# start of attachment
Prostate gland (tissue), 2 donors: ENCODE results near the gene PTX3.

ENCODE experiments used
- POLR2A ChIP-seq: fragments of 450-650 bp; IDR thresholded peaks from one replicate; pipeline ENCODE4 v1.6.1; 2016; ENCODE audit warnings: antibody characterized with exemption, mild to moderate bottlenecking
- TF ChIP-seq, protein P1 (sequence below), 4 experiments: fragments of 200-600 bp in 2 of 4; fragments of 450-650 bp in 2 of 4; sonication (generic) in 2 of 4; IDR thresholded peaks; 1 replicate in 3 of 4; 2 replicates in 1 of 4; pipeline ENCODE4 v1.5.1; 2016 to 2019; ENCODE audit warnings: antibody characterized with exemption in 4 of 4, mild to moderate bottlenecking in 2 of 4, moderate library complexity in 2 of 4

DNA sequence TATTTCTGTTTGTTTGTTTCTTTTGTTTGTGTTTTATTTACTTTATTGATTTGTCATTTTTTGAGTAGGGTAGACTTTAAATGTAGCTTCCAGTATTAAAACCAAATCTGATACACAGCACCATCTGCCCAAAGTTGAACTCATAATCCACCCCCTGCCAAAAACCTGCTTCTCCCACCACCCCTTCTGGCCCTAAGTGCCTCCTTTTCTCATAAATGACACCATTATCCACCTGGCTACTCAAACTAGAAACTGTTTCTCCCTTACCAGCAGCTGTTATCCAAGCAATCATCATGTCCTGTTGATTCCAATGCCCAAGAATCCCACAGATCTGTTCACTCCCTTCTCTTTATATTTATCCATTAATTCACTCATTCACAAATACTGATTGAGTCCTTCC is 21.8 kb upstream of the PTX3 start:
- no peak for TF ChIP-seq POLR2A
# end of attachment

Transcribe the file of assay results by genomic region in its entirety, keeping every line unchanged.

Prostate gland (tissue), 2 donors: ENCODE results near the gene PTX3.

ENCODE experiments used
- POLR2A ChIP-seq: fragments of 450-650 bp; IDR thresholded peaks from one replicate; pipeline ENCODE4 v1.6.1; 2016; ENCODE audit warnings: antibody characterized with exemption, mild to moderate bottlenecking
- TF ChIP-seq, protein P1 (sequence below), 4 experiments: fragments of 200-600 bp in 2 of 4; fragments of 450-650 bp in 2 of 4; sonication (generic) in 2 of 4; IDR thresholded peaks; 1 replicate in 3 of 4; 2 replicates in 1 of 4; pipeline ENCODE4 v1.5.1; 2016 to 2019; ENCODE audit warnings: antibody characterized with exemption in 4 of 4, mild to moderate bottlenecking in 2 of 4, moderate library complexity in 2 of 4

DNA sequence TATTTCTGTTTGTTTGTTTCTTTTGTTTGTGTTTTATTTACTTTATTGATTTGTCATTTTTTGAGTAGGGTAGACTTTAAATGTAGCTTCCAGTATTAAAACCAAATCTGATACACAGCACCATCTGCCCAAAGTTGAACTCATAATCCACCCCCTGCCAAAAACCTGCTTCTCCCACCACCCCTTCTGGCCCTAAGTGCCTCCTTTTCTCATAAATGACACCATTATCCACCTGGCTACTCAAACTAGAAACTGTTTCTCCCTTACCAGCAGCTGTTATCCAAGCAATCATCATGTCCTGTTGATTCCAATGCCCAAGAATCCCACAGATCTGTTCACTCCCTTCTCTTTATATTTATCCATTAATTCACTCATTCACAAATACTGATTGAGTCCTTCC is 21.8 kb upstream of the PTX3 start:
- no peak for TF ChIP-seq POLR2A